Atacama Large Millimeter/Submillimeter Array (ALMA) Series: The Atacama Large Millimeter/submillimeter Array (ALMA), an international partnership of Europe, North America and East Asia in cooperation with the Republic of Chile, is a single telescope of revolutionary design, composed initially of 66 high precision antennas located on the Chajnantor plateau, 5000 meters altitude in northern Chile. NRAO leads the North American component of the effort, whose participants include the United States, Canada, and Taiwan. In June 1999, the National Science Foundation signed a Memorandum of Understanding with European institutions for a joint design and development phase of the Atacama Large Millimeter Array (ALMA), a project that joined NRAO's planned Millimeter Array (MMA) with the European Large Southern Array project. In November 2001 the U.S. Congress appropriated the first construction money for ALMA. Groundbreaking for the Operations Support Facility near San Pedro de Atacama, Chile, was in November 2003, and groundbreaking for the Technical Building at the 5000m altitude Array Operations Site was in October 2005. On 30 September 2011 ALMA officially began Early Science observations in northern Chile, and on 13 March 2013 ALMA was formally inaugurated after nearly three decades of planning, engineering, and construction. This series includes reports, correspondence, memos, cost estimates, meeting minutes, resolutions and MOUs, test data, and other materials dated 1962-2002 related to the design and development of ALMA and NRAO's participation in its evolution into a multinational project. Size: 0.5 linear feet, approx. 80 digital files from 24 diskettes and 5 cds. Click here for an item listing. Related materials: See the Millimeter Array (MMA) Series above for materials before the MMA became ALMA, as well as the Calendars and Journals Series above for records of meetings, events, and trips related to MMA/ALMA. For additional materials on ALMA, see also the Records of the National Radio Astronomy Observatory, the Papers of Mark A. Gordon, the Papers of Paul A. Vanden Bout, the Biweekly/Monthly Calendar of the ALMA Project at NRAO, and the ALMA Memo Series. Researchers should note that material relevant to the ALMA is included with materials on the MMA and vice versa, both in these papers and in other collections.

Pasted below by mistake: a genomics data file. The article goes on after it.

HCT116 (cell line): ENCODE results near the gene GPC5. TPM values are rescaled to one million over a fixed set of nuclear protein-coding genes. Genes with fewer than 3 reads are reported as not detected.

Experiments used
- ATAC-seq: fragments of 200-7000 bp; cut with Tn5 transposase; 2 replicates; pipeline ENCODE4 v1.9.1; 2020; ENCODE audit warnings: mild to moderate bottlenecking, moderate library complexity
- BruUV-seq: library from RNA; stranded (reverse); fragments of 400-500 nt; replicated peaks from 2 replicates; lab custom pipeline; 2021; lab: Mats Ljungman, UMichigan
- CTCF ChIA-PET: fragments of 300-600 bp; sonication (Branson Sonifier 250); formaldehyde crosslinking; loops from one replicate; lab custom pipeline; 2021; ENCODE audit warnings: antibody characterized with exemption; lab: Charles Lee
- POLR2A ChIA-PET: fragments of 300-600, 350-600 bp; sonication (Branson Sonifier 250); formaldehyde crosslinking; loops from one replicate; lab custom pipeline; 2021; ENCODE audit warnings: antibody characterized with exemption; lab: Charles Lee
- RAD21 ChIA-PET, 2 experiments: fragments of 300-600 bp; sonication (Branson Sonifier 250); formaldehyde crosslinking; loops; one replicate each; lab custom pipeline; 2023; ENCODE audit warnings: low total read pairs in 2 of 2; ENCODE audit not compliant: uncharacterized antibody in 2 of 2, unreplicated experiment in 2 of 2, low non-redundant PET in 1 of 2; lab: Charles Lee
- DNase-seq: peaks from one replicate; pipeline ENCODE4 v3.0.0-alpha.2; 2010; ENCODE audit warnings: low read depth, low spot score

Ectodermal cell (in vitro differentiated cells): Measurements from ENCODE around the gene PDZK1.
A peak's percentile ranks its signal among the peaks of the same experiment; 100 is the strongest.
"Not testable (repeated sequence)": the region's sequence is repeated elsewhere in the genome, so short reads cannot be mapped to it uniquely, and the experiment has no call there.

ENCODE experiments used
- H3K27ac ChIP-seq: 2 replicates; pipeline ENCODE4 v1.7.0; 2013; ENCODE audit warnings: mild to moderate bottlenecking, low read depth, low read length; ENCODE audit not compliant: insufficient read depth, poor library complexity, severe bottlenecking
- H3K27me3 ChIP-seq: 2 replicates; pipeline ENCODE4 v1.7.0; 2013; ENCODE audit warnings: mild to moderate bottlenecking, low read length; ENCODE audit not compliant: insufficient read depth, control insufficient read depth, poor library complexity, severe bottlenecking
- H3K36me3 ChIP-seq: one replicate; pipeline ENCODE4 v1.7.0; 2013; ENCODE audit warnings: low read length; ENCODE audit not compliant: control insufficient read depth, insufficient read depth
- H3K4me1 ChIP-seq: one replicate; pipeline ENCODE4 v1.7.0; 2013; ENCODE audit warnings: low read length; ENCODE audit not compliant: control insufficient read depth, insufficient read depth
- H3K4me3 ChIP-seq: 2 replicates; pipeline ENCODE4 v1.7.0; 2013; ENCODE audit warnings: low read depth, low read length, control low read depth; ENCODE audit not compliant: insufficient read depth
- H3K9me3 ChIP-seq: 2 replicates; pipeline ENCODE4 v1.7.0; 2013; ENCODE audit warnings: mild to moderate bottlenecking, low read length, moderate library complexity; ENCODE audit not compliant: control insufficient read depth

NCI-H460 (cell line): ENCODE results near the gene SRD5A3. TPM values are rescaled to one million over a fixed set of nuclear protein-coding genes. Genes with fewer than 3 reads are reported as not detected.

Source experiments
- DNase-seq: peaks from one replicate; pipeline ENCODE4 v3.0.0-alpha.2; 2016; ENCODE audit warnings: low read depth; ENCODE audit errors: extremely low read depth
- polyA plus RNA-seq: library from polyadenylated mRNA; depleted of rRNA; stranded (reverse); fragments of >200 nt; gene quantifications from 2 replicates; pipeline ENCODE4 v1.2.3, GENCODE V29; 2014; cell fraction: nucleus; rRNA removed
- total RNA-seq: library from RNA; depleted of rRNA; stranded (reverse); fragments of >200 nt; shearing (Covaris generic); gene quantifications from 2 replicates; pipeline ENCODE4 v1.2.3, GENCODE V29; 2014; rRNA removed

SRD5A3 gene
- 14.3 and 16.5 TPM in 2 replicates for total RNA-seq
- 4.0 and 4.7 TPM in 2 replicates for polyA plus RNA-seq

National Radio Astronomy Observatory (NRAO) Administration Series: This series includes materials on projects and activities in which Brown participated as part of his various administrative roles at NRAO, including as NRAO Deputy Director. Material has been divided into three units. For Brown's materials on MMA, ALMA, and Space Astronomy, see the separate series above.